"Reuniting with Scott is fantastic in so many ways," said Harnen. "As a friend and a colleague, it's been a thrill to see him and his incredible team achieve such great success these past few years. I relish the opportunity to join the environment he has created that epitomizes the cutting edge of Nashville and the entire music scene. I'm also looking forward to working with Monte Lipman, one of the most respected executives in our entire business, as we combine our resources to make Republic Nashville a productive and unique success story."

Previously, Harnen was Senior Vice President of Promotion for Capitol Records, Nashville. In 2006 he was Vice-President of Promotion for the company. From 2000 to 2003, Harnen was co-National Director of Promotion for DreamWorks Records in Nashville, working closely with Borchetta, who was a DreamWorks executive at the time.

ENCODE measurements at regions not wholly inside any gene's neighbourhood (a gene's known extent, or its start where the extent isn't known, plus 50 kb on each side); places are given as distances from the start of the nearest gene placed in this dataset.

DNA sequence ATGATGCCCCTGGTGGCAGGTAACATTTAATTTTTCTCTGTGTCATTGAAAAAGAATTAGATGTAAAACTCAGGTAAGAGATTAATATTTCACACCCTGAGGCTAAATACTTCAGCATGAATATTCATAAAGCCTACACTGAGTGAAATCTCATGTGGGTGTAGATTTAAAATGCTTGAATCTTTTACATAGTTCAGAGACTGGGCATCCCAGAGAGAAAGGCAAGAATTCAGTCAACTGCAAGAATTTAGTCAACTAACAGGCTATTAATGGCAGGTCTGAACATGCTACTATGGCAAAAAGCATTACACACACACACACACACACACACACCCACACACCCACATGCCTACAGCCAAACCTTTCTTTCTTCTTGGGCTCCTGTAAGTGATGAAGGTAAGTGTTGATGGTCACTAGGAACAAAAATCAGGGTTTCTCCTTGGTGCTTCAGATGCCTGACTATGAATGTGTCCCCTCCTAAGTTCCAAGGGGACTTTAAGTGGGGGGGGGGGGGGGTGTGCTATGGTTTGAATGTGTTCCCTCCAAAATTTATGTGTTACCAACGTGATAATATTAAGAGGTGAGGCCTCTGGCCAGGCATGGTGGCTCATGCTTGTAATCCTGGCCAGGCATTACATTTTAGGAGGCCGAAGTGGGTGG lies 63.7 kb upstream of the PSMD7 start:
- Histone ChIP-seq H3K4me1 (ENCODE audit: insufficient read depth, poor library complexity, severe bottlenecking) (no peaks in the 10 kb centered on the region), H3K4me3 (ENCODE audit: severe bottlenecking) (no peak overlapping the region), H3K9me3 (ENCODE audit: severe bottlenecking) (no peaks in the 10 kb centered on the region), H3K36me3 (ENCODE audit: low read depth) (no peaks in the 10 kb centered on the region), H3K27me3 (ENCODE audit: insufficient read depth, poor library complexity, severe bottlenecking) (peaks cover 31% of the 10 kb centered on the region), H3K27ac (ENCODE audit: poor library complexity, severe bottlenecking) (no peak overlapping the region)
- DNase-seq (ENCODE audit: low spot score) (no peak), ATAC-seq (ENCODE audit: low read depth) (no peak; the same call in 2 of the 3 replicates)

More news for Sunny Sweeney

CD reviews for Sunny Sweeney

Provoked CD review - Provoked
When we last heard from Sunny Sweeney in 2011 with "Concrete," her major label debut on Big Machine showed a very different side of Sweeney, whose album 5 years earlier was appropriately titled "Heartbreakers Hall of Fame." Texas honky tonk and traditional country songs blanketed her debut, but the same could not be said for "Concrete," which was the kind of disc that those bemoaning slicked up country had reason to be right. Sweeney is back and in excellent form on »»»
Concrete CD review - Concrete
If the name Sunny Sweeney seems vaguely familiar, there's good reason: the Texan and her sassy brand of country music have been bouncing around country music circles for years now, thanks to the collective buzz of her 2006 debut "Heartbreaker's Hall of Fame" and a four-song EP released earlier this year. But while the singer has floated around the Texas club circuit and flirted with radio airplay, she didn't enter the mainstream vernacular until single From a Table Away »»»
EP CD review - EP